The dumbbell snatch is a total body exercise that can be beneficial for increasing total body power, strength, and metabolic endurance. Many strength and fitness athletes will find that training the dumbbell snatch (either for heavier power/strength training or for more cardiovascular/muscle endurance training) can be beneficial for overall performance.

How to Do a Dumbbell Snatch

Below is a step-by-step guide on how to properly set up and perform the dumbbell snatch, more specifically the single arm variation. Note, that this exercise can also be done with two dumbbells and/or done so that the lifter receives the dumbbell in the squatted or “power” position.

Step 1: Start with a dumbbell directly below you, so that you are standing over it evenly.

Be sure to have the load directly underneath you. Having it too far back or too far forward will cause you to get pulled out of balance, losing power and positioning.

Step 2: Squat down so that you are in a similar start position to a deadlift, with the chest and head up, and shoulders slightly higher than the hips.

The back should remain flat, with the shins nearly vertical. Once you are set, grasp the dumbbell and straighten the arm.

Step 3: Lift the dumbbell with the legs and back, coming straight up with the dumbbell, making sure not to bend the arm early.

The arm should remain straight until the dumbbell gets to about the hip, in which the momentum from the first part of the pull should seamless transition into the arm pulling upward on the dumbbell to continue its ascent. Be sure to keep the elbow high throughout this pulling process.

Step 4: Once you have pulled as high as you can, turn the elbow underneath the dumbbell, ending in the overhead position of the movement.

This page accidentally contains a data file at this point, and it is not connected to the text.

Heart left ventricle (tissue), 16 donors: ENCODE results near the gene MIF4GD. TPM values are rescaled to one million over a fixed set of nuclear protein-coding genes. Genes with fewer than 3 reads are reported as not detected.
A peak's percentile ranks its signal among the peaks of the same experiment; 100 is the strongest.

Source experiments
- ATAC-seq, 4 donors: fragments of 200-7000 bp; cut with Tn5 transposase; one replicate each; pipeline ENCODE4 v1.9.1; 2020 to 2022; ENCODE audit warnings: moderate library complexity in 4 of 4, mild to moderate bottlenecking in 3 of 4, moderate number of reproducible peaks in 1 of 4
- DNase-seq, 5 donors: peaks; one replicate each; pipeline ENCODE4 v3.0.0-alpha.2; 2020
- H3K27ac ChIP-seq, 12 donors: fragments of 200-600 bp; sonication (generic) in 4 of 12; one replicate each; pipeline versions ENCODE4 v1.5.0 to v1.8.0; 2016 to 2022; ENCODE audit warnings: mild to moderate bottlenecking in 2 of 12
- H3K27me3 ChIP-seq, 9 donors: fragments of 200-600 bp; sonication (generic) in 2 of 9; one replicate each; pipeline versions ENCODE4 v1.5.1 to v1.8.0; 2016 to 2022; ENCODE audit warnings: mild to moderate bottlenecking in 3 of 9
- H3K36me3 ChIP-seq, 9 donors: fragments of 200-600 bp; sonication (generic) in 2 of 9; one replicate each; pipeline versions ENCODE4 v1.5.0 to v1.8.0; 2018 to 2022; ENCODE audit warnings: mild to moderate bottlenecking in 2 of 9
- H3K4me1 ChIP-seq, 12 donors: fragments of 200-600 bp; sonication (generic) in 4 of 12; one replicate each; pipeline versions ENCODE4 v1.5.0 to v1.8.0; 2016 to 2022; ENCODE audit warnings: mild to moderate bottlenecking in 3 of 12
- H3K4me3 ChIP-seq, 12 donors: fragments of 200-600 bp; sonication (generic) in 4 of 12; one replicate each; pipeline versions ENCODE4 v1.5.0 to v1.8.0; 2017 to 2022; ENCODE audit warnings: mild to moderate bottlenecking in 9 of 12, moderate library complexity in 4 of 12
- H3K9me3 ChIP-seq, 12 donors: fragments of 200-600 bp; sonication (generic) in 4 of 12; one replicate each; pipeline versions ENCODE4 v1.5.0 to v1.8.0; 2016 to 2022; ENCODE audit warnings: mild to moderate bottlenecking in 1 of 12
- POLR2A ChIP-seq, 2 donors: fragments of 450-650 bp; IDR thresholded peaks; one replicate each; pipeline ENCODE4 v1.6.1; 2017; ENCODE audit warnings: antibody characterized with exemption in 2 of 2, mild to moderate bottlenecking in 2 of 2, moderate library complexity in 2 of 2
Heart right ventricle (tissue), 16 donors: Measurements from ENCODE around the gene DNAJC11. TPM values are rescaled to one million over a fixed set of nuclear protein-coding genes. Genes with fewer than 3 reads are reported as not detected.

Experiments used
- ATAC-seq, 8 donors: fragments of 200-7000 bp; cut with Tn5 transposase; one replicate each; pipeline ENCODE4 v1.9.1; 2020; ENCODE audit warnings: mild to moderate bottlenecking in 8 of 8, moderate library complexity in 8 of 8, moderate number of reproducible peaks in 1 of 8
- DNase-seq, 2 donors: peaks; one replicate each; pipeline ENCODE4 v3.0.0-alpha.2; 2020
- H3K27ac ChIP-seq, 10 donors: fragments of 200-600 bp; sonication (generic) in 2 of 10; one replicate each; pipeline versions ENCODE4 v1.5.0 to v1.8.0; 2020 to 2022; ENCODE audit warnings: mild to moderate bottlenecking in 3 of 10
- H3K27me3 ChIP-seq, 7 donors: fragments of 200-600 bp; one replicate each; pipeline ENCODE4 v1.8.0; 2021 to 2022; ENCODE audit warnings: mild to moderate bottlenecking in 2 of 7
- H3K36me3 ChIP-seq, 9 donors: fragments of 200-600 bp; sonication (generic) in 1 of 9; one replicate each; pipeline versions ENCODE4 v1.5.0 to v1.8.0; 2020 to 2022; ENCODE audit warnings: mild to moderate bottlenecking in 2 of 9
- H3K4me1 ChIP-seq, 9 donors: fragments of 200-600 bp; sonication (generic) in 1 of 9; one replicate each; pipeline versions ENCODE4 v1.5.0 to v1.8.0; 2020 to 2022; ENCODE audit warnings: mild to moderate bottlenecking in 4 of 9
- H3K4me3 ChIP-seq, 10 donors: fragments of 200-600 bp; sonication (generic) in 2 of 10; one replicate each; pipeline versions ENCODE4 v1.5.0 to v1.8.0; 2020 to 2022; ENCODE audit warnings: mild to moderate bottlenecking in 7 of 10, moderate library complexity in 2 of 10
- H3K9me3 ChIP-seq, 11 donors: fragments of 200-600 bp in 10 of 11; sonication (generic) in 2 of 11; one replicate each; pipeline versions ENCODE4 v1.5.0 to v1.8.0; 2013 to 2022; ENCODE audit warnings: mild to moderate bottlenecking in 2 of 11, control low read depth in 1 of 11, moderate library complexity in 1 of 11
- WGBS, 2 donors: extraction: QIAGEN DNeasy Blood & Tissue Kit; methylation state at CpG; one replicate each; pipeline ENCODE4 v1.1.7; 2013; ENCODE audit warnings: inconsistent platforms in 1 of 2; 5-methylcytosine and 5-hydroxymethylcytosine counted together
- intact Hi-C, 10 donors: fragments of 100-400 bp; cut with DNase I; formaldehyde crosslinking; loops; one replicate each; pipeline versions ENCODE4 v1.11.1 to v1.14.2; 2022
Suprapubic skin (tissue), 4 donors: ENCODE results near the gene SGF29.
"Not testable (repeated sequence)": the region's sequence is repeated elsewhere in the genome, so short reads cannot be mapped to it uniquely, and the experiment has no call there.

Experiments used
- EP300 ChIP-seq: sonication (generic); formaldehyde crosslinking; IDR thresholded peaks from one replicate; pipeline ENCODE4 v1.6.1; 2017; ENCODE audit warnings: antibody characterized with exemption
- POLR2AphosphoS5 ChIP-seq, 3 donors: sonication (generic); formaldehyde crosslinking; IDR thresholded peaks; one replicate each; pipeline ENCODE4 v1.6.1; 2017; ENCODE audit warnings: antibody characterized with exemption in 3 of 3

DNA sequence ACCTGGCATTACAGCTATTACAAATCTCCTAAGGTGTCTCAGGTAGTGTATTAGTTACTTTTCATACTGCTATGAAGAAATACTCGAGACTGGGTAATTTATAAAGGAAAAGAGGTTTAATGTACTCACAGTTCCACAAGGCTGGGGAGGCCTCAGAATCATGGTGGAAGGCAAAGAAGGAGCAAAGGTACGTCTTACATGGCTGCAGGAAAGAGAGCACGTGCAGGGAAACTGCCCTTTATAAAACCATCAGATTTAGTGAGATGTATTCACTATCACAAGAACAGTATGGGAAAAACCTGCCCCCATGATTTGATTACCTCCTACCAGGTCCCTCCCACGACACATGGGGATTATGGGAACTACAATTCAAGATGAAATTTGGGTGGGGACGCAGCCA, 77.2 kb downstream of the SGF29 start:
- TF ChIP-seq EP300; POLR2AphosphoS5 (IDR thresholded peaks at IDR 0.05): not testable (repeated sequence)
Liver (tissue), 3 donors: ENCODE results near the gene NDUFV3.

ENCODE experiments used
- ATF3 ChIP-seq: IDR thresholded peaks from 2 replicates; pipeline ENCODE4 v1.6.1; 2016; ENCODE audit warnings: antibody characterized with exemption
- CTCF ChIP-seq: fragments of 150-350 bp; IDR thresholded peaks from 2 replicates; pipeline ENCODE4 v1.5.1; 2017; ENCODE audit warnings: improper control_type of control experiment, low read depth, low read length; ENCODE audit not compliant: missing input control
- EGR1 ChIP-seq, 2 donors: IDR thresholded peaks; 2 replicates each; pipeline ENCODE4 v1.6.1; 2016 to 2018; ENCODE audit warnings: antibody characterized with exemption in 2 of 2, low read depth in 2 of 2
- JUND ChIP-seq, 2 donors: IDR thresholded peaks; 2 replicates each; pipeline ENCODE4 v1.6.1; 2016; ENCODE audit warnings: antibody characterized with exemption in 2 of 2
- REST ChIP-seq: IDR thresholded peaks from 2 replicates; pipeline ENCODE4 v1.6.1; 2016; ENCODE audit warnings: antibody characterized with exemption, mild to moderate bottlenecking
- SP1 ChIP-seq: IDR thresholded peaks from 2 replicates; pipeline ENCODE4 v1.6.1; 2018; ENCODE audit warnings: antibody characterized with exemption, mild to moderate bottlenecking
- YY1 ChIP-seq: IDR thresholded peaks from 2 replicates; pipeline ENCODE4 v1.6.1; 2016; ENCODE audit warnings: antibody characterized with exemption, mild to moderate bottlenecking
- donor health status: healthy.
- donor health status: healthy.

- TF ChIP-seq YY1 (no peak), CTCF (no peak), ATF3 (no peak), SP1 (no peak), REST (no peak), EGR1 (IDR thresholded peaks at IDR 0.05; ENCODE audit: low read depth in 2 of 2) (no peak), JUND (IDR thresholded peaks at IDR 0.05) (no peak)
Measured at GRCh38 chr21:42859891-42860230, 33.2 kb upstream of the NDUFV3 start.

This should not be a struggling press out but rather a smooth locking out of the elbow.

Step 5: You can receive the dumbbell in the standing overhead position, similar to the muscle snatch, or you can re-bend the knees and hips to receive the dumbbell at a lower point.

Once you have stood up again, with the dumbbell supported overhead, bring it down in similar fashion as the way it came up, and repeat for reps, alternating hands is need.

3 Benefits of Dumbbell Snatches

Below are (3) benefits of the dumbbell snatch that coaches and athletes from most strength, power, and fitness sports can expect when implementing dumbbell snatches into a training regimen.

Increased Muscle Balance and Coordination

The dumbbell snatch, like most unilateral exercises, offers lifters an opportunity to address any muscular imbalances and movement asymmetries that may otherwise go undetected when training with a barbell. While the dumbbell snatch may not have direct technique application to the highly technical barbell snatch, it can still be used to enhance shoulder stability, strength, and power for all level lifters.

Beginner-Friendly Power Exercise

The dumbbell snatch requires less technique, mobility, and arguably less skill than the barbell snatch; which can make it a good option for beginner lifters (of all ages) and/or individuals who may have concerns snatching overhead with a barbell (such as overhead athletes, as the barbell does not allow for individual shoulder joint positioning overhead). Both the dumbbell snatch and the barbell snatch can be used and integrated within training programs; however the dumbbell snatch is often a good exercise to introduce to newer lifters so that they can grasp a better concept of the overall movement patterning.

Versatile Movement for Conditioning Workouts